Best of all, these introductory activities allow students to engage in historical inquiry from the outset. Active involvement is a key element in genuine learning, on every educational level. Many students will be new to the demands of active involvement, so I have found it important to look for ways to make introductory activities as enjoyable, intellectually stimulating, and nonthreatening as possible. The periods A and B activity, lasting about a week, is my longest and most complex introductory activity because it is the vehicle I use to introduce both content and methodology. It provides a way for students to absorb a lot of information in a short time: factual background and historical context as well as information about what historians do and about what students will be doing in the class. For some, it has seemed intimidating at first, but this hasn't proved to be bad in the long run. I openly acknowledge that it isn't easy, and I offer encouragement.

Almost all students complete the assignment. It is the first, after all, and besides, most seem to enjoy being actively challenged right away. The few who don't do the assignment, or who do it but don't enjoy it, find out quickly what the course will entail so they can drop it in time to add another.

Listening to their classmates' ideas helps students appreciate the variety of legitimate comparisons that can be made about the two periods, and they frame questions which arouse their curiosity and guide their subsequent study. The preliminary writing they do can be used as a springboard for ongoing writing instruction. For example, I can point to the written part of the periods A and B activity as a good example of related topic sentences appropriately supported with evidence and explanation. Once we complete our Renaissance unit, students can expand the A-B writing into a full-fledged essay, complete with a thesis. One delightful side effect of this assignment is that the playful guessing-game element of A and B seems to reduce any DBQ anxiety that students may bring with them, and helps them enter with gusto into the task of discovery right from the beginning of the course.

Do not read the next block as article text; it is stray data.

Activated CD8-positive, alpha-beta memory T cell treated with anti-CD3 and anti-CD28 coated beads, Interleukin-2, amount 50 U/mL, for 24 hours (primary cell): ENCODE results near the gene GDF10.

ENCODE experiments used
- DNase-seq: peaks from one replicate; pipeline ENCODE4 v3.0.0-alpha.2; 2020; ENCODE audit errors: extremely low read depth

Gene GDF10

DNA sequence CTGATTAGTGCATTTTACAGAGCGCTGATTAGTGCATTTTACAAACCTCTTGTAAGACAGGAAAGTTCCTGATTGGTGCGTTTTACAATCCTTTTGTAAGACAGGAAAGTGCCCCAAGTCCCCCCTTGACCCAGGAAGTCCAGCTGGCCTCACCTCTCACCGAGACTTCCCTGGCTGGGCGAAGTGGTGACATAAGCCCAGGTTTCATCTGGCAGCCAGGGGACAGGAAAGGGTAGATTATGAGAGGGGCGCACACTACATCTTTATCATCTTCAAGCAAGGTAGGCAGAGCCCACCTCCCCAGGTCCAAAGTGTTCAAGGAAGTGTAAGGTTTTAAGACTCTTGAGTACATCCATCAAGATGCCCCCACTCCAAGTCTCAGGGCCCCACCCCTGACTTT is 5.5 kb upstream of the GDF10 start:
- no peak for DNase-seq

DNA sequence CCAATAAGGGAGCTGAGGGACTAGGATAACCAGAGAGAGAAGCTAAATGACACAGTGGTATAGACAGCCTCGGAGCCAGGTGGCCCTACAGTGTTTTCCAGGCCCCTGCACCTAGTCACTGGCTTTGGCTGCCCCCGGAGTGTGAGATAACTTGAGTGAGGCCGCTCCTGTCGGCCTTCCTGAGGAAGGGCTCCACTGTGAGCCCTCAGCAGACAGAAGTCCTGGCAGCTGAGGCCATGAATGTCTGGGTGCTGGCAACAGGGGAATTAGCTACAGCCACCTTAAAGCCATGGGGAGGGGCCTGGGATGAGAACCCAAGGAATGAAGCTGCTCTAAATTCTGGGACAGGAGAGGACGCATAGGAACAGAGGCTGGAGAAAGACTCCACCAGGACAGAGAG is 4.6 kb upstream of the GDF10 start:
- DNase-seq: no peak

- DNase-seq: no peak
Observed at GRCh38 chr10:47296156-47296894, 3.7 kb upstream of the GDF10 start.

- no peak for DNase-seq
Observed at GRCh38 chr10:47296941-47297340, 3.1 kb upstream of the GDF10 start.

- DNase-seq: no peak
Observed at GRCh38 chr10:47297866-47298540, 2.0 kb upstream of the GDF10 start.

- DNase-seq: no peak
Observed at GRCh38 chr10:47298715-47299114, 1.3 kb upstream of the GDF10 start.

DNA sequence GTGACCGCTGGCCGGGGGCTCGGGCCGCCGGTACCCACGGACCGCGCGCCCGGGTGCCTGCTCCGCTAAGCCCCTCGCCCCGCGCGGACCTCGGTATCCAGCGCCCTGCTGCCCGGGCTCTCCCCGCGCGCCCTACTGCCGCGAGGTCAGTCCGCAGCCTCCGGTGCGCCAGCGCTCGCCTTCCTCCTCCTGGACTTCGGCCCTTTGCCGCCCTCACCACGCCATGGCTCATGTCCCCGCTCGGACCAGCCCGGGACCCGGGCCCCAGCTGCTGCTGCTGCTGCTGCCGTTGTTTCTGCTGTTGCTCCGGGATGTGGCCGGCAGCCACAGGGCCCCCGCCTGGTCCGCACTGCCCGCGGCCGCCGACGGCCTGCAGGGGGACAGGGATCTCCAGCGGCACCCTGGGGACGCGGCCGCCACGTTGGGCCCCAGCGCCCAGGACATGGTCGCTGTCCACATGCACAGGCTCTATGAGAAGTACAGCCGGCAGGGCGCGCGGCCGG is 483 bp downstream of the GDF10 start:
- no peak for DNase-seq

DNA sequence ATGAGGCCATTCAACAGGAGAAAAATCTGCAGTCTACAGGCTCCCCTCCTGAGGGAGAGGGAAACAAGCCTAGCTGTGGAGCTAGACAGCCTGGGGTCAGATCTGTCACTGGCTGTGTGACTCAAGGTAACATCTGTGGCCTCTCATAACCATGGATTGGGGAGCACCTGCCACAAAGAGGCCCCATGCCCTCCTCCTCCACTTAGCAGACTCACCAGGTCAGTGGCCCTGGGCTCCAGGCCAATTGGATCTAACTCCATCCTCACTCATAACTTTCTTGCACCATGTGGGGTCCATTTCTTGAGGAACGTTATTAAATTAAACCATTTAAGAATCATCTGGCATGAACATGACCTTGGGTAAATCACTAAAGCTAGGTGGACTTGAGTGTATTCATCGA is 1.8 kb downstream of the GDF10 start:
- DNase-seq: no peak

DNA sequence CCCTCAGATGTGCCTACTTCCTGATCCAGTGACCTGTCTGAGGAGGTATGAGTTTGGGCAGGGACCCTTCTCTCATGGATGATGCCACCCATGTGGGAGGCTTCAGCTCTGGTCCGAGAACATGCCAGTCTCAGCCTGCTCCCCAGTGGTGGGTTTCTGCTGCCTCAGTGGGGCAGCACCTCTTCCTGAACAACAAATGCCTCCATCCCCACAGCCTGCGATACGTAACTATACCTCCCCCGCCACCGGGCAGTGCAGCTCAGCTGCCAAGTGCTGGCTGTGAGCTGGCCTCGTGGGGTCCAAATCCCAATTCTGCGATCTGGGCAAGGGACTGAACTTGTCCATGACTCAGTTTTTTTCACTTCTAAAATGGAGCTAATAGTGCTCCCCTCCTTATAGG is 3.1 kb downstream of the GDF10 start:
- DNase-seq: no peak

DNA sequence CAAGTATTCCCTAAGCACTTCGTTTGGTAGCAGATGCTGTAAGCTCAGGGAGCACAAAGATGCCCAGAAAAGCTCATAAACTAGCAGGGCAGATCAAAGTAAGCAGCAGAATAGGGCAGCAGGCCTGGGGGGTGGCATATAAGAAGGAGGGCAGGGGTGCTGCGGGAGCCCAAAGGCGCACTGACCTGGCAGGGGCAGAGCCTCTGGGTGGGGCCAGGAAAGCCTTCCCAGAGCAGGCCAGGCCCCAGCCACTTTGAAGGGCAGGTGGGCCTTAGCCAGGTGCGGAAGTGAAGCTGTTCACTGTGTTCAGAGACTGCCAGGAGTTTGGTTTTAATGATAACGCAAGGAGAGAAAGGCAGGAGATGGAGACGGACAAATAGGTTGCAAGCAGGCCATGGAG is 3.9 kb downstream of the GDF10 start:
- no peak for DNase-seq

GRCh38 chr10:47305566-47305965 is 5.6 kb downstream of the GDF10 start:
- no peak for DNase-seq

—A teacher since 1973, Jo Francis has taught in Thailand and the United States at both the high school and college level. This article is based on seven years of teaching AP European history at Glen Burnie Senior High School, in Anne Arundel County, Maryland.